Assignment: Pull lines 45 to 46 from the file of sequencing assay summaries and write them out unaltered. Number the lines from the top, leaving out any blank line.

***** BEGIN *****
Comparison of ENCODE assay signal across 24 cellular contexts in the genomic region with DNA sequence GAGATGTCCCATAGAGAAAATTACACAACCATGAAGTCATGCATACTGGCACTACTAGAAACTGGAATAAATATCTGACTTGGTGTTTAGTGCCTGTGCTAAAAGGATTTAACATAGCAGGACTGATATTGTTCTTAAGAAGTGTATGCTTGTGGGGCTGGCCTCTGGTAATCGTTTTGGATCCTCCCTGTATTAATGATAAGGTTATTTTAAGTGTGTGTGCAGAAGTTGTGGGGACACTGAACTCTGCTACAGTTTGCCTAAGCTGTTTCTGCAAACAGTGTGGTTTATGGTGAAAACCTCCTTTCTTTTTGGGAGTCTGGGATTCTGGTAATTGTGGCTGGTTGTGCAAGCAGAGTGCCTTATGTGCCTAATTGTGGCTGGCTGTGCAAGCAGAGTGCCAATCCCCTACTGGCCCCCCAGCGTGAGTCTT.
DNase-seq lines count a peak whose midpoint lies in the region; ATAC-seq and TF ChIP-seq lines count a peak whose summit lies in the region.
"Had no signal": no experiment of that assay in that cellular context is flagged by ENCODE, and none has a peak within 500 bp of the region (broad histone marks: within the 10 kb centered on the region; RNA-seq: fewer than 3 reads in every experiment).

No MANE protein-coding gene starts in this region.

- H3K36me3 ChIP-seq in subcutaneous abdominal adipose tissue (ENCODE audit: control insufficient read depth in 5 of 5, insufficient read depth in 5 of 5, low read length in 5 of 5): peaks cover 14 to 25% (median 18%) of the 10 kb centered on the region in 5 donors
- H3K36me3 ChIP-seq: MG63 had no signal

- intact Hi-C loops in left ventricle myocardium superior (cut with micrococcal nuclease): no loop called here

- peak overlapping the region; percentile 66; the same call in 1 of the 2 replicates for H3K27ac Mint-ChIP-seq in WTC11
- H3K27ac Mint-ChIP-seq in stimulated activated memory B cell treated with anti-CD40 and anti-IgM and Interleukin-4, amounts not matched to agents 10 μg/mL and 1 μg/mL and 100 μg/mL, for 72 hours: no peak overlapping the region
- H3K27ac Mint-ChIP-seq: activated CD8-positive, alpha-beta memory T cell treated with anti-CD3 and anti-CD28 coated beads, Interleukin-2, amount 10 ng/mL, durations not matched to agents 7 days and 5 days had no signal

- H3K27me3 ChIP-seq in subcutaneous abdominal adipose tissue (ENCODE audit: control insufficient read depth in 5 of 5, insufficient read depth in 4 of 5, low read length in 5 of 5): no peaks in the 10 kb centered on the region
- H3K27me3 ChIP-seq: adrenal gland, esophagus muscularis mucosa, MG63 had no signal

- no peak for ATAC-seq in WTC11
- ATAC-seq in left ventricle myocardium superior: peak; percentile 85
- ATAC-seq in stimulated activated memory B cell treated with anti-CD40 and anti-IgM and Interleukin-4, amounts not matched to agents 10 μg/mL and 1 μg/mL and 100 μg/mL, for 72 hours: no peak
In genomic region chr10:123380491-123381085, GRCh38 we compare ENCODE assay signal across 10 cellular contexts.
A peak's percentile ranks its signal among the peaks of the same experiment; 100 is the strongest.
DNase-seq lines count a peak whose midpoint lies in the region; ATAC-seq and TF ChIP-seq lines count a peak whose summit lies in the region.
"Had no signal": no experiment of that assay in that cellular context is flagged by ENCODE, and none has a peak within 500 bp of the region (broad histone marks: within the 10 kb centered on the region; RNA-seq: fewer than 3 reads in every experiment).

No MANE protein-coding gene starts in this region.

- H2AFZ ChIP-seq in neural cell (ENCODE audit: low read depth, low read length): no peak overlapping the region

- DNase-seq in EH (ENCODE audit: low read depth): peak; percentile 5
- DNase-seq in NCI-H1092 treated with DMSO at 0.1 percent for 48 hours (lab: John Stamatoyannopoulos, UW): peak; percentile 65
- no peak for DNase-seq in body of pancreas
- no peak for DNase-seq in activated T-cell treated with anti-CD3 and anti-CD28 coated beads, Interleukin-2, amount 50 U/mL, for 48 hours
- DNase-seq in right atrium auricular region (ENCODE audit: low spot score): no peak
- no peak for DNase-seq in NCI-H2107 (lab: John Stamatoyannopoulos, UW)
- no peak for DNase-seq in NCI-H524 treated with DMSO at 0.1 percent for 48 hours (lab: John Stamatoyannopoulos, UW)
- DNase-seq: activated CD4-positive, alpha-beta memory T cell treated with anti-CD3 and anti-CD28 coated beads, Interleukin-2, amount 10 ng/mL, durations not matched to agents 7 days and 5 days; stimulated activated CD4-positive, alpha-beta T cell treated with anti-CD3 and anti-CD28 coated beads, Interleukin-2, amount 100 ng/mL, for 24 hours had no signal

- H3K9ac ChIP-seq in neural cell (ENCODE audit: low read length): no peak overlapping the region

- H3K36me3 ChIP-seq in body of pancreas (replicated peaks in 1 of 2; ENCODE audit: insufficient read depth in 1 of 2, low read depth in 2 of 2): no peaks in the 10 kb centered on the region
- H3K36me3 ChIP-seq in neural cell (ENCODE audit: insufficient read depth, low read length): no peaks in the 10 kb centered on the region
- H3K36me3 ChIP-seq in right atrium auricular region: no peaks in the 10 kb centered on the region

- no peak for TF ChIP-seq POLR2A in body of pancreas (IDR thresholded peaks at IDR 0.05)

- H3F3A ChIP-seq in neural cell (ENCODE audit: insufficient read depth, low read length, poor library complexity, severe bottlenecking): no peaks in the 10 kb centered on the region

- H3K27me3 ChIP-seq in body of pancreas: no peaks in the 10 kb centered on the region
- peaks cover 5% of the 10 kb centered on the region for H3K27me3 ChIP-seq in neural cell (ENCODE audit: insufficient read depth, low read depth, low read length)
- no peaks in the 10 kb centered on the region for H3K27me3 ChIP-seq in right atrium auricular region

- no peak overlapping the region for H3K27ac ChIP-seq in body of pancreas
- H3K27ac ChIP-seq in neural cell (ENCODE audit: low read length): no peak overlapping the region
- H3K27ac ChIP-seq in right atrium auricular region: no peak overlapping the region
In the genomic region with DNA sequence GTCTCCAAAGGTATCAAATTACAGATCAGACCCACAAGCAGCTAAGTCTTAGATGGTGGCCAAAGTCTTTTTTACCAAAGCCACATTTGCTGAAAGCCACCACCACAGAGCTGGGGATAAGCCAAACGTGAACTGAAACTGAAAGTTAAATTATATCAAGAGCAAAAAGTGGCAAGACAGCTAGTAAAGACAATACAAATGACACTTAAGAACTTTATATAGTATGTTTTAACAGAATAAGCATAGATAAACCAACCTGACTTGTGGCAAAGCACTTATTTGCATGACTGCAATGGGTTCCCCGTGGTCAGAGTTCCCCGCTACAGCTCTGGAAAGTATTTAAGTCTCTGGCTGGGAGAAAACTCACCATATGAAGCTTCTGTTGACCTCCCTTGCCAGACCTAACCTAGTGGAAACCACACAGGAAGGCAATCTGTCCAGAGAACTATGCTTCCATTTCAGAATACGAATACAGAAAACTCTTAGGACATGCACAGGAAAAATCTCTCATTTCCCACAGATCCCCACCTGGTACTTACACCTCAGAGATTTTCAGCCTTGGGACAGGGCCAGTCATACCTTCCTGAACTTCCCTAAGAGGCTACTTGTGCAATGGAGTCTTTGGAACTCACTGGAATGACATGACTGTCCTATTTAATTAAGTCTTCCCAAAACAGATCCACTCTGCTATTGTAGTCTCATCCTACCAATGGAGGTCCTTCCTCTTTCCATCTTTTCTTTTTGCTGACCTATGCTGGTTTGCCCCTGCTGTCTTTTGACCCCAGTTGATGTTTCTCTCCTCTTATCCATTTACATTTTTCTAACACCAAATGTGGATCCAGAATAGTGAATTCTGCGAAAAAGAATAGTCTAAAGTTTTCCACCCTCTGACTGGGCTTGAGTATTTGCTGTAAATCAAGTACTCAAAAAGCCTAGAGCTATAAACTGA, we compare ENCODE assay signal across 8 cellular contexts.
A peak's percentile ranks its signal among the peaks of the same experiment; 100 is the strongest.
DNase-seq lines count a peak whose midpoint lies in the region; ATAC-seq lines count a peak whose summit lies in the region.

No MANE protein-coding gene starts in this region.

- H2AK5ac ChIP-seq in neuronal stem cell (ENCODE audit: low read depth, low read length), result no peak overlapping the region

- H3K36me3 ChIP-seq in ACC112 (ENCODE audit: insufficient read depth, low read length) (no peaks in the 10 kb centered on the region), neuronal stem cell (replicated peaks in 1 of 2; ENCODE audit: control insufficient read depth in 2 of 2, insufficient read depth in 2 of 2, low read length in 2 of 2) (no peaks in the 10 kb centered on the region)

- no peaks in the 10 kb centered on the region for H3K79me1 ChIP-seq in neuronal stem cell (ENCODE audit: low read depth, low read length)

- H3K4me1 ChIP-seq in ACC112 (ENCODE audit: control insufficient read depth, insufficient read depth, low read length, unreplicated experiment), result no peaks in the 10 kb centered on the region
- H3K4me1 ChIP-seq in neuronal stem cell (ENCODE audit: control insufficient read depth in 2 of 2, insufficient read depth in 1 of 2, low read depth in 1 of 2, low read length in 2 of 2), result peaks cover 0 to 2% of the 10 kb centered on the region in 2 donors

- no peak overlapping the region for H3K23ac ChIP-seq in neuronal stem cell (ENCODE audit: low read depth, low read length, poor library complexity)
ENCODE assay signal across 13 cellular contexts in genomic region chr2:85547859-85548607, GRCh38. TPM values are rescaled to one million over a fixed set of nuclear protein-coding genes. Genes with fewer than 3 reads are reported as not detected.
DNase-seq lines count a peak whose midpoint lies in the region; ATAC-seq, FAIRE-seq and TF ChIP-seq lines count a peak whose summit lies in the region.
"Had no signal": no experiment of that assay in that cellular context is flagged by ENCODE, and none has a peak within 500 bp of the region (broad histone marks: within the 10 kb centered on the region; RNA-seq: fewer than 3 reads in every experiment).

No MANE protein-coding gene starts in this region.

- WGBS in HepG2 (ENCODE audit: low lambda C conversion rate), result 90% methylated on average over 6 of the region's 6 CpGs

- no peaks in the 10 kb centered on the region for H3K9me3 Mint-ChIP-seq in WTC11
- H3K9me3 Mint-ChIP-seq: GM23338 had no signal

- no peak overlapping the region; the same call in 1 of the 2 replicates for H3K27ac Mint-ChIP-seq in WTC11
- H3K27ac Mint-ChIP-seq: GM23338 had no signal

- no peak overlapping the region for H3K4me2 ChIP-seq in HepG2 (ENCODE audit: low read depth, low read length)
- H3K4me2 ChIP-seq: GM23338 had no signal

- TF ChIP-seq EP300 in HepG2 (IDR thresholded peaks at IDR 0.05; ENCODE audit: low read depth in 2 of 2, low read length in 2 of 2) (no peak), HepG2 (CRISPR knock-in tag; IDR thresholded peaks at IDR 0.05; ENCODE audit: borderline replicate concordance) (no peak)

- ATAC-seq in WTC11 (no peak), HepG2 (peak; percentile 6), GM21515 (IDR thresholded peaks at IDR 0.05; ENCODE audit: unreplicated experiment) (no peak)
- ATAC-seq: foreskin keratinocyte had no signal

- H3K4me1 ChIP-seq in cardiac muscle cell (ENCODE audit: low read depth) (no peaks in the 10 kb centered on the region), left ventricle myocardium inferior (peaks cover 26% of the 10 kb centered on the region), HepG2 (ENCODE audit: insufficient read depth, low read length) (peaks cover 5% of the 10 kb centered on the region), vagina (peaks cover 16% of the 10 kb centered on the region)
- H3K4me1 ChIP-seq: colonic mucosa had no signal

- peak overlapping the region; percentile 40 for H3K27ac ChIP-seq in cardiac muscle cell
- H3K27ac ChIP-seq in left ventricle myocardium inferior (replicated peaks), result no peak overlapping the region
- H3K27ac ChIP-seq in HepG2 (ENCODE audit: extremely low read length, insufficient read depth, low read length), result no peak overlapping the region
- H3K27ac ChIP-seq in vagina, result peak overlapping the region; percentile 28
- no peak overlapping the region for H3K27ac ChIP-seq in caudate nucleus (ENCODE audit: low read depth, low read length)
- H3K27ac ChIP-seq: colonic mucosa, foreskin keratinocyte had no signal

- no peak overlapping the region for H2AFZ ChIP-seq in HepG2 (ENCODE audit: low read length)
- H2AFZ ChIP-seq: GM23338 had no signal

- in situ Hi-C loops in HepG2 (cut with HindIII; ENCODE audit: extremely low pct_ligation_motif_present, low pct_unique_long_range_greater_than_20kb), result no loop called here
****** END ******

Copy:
No MANE protein-coding gene starts in this region.

- H2AK5ac ChIP-seq in neuronal stem cell (ENCODE audit: low read depth, low read length), result no peak overlapping the region